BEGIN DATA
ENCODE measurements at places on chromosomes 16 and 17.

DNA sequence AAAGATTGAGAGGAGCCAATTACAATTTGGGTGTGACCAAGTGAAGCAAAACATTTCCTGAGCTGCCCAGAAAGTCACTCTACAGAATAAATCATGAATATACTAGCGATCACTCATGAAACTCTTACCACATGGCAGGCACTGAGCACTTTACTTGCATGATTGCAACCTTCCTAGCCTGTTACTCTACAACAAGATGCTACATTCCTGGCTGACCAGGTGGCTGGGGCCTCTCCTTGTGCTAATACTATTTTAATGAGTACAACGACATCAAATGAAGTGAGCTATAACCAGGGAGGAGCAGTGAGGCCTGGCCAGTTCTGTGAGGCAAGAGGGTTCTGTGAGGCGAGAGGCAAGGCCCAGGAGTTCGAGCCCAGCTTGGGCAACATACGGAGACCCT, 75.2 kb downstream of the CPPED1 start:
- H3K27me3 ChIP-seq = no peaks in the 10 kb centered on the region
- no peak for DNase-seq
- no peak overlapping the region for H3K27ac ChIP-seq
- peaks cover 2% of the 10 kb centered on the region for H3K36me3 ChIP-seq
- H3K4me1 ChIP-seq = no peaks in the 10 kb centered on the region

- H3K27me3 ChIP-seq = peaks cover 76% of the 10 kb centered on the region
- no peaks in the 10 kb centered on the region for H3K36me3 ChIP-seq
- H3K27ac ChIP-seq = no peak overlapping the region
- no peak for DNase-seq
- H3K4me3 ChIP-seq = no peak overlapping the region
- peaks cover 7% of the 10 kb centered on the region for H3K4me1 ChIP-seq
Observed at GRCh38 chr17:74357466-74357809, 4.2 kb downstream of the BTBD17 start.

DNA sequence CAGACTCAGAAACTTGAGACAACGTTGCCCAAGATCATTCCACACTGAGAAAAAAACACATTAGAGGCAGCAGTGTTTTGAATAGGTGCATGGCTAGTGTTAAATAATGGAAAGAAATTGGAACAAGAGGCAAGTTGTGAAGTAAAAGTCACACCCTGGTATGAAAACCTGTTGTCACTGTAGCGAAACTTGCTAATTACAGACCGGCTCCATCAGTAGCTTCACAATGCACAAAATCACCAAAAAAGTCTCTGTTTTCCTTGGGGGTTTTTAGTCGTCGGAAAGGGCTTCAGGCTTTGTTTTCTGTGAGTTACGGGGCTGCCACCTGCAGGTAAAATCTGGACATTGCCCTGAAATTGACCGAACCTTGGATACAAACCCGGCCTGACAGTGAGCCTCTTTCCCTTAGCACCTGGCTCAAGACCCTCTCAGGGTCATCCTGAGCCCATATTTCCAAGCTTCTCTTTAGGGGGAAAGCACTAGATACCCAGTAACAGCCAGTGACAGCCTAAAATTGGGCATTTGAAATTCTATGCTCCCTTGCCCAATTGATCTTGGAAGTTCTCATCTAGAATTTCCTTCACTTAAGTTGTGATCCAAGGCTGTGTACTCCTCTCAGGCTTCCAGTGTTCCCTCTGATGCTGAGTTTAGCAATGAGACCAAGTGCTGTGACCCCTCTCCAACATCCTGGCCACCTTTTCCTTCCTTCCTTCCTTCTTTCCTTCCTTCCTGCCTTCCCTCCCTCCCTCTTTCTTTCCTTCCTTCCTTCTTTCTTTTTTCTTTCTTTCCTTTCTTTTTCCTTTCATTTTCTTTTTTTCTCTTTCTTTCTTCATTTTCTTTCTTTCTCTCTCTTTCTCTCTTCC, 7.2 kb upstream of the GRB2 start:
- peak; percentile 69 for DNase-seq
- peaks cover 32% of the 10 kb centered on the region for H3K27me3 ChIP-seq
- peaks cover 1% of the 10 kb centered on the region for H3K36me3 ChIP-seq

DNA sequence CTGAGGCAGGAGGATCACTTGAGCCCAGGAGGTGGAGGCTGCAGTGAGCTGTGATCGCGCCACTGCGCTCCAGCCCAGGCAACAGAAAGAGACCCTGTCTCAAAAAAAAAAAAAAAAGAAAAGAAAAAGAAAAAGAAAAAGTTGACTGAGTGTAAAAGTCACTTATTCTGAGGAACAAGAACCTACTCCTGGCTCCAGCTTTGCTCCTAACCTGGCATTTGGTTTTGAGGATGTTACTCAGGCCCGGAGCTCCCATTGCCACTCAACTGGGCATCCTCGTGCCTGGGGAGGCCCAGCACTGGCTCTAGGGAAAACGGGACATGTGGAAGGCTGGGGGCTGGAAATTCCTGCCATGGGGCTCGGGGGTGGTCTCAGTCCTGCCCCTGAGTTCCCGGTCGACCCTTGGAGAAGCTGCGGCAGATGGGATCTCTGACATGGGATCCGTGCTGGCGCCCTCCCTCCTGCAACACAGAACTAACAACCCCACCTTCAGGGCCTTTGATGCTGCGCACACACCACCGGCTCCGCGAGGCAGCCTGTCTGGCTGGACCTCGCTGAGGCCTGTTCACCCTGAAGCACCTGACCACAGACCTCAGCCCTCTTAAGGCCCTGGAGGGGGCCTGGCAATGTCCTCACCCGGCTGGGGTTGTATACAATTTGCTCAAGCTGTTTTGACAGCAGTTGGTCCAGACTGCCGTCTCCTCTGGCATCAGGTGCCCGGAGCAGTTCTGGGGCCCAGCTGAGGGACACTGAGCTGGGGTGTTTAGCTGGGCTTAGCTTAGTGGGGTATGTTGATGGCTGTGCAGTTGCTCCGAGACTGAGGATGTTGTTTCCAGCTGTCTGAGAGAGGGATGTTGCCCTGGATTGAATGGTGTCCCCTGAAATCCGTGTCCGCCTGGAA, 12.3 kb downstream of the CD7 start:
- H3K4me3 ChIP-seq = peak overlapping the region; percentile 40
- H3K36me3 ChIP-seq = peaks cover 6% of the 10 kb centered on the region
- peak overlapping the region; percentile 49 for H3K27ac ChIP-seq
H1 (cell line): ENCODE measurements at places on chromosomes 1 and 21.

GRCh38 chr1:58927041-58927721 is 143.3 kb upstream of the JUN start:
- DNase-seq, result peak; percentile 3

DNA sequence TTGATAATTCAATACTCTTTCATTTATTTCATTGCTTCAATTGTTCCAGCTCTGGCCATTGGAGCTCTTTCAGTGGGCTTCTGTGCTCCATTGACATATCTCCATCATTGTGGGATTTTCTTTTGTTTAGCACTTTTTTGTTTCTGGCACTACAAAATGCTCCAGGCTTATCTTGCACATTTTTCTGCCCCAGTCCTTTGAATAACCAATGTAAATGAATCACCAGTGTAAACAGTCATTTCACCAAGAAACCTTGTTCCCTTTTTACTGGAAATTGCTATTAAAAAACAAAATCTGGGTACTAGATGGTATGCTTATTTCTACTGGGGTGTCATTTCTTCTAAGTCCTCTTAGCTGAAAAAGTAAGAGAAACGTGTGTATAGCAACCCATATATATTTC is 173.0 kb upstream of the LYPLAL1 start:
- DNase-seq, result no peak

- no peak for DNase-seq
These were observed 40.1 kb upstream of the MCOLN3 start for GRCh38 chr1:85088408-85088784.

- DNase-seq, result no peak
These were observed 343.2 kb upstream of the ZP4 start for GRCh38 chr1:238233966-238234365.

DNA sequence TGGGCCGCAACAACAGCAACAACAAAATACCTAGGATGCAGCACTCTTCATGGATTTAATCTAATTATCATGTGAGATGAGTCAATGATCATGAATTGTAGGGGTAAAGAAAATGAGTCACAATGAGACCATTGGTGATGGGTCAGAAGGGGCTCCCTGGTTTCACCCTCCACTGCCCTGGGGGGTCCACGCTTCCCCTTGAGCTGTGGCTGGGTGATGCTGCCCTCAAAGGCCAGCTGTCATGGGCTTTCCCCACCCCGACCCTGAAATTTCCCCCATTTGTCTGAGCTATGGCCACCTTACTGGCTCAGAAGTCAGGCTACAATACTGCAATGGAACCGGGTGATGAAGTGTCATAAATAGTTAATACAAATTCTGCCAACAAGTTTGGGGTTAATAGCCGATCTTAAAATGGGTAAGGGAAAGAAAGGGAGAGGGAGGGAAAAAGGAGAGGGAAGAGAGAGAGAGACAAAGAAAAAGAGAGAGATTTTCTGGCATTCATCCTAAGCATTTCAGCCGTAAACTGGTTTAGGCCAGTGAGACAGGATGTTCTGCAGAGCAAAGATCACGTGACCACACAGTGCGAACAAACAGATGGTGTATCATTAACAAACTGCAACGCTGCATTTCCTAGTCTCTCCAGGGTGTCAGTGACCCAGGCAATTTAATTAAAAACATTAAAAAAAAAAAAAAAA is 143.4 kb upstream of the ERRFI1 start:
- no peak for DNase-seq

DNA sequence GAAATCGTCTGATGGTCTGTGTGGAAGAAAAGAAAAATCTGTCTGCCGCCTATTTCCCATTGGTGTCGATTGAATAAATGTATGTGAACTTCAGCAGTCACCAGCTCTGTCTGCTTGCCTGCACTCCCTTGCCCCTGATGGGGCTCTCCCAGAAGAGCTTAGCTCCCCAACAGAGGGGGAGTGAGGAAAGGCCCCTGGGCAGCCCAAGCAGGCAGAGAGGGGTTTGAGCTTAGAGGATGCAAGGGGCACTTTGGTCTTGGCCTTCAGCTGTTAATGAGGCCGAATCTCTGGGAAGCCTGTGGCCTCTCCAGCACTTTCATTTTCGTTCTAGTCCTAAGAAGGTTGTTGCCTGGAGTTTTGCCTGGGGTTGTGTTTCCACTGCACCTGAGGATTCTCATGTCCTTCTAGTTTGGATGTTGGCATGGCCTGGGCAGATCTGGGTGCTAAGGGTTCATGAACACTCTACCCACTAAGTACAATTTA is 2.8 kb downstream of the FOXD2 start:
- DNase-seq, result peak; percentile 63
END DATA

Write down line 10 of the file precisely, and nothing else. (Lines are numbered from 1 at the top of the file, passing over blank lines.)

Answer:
- H3K27ac ChIP-seq = no peak overlapping the region